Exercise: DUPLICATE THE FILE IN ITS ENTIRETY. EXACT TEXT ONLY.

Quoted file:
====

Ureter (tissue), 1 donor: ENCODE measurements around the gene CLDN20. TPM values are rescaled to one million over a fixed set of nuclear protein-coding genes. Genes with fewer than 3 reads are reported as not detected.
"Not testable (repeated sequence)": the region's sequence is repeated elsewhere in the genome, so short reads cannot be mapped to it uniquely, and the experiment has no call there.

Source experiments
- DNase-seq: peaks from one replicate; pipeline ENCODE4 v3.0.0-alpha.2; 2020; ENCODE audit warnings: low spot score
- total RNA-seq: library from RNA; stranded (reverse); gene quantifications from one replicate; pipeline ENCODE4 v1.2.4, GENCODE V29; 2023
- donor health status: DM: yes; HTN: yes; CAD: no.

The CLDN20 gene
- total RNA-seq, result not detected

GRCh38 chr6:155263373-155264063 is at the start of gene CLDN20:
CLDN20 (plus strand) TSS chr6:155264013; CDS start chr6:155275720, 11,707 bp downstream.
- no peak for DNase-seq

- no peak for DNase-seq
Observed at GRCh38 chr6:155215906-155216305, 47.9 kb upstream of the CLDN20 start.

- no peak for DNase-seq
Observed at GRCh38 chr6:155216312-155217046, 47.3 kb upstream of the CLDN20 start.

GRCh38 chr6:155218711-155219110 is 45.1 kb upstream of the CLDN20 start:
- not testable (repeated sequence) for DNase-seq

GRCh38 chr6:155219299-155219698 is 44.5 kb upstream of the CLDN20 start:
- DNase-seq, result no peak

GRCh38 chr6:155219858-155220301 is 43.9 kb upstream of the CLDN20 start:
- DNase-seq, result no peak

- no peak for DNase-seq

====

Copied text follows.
Ureter (tissue), 1 donor: ENCODE measurements around the gene CLDN20. TPM values are rescaled to one million over a fixed set of nuclear protein-coding genes. Genes with fewer than 3 reads are reported as not detected.
"Not testable (repeated sequence)": the region's sequence is repeated elsewhere in the genome, so short reads cannot be mapped to it uniquely, and the experiment has no call there.

Source experiments
- DNase-seq: peaks from one replicate; pipeline ENCODE4 v3.0.0-alpha.2; 2020; ENCODE audit warnings: low spot score
- total RNA-seq: library from RNA; stranded (reverse); gene quantifications from one replicate; pipeline ENCODE4 v1.2.4, GENCODE V29; 2023
- donor health status: DM: yes; HTN: yes; CAD: no.

The CLDN20 gene
- total RNA-seq, result not detected

GRCh38 chr6:155263373-155264063 is at the start of gene CLDN20:
CLDN20 (plus strand) TSS chr6:155264013; CDS start chr6:155275720, 11,707 bp downstream.
- no peak for DNase-seq

- no peak for DNase-seq
Observed at GRCh38 chr6:155215906-155216305, 47.9 kb upstream of the CLDN20 start.

- no peak for DNase-seq
Observed at GRCh38 chr6:155216312-155217046, 47.3 kb upstream of the CLDN20 start.

GRCh38 chr6:155218711-155219110 is 45.1 kb upstream of the CLDN20 start:
- not testable (repeated sequence) for DNase-seq

GRCh38 chr6:155219299-155219698 is 44.5 kb upstream of the CLDN20 start:
- DNase-seq, result no peak

GRCh38 chr6:155219858-155220301 is 43.9 kb upstream of the CLDN20 start:
- DNase-seq, result no peak

- no peak for DNase-seq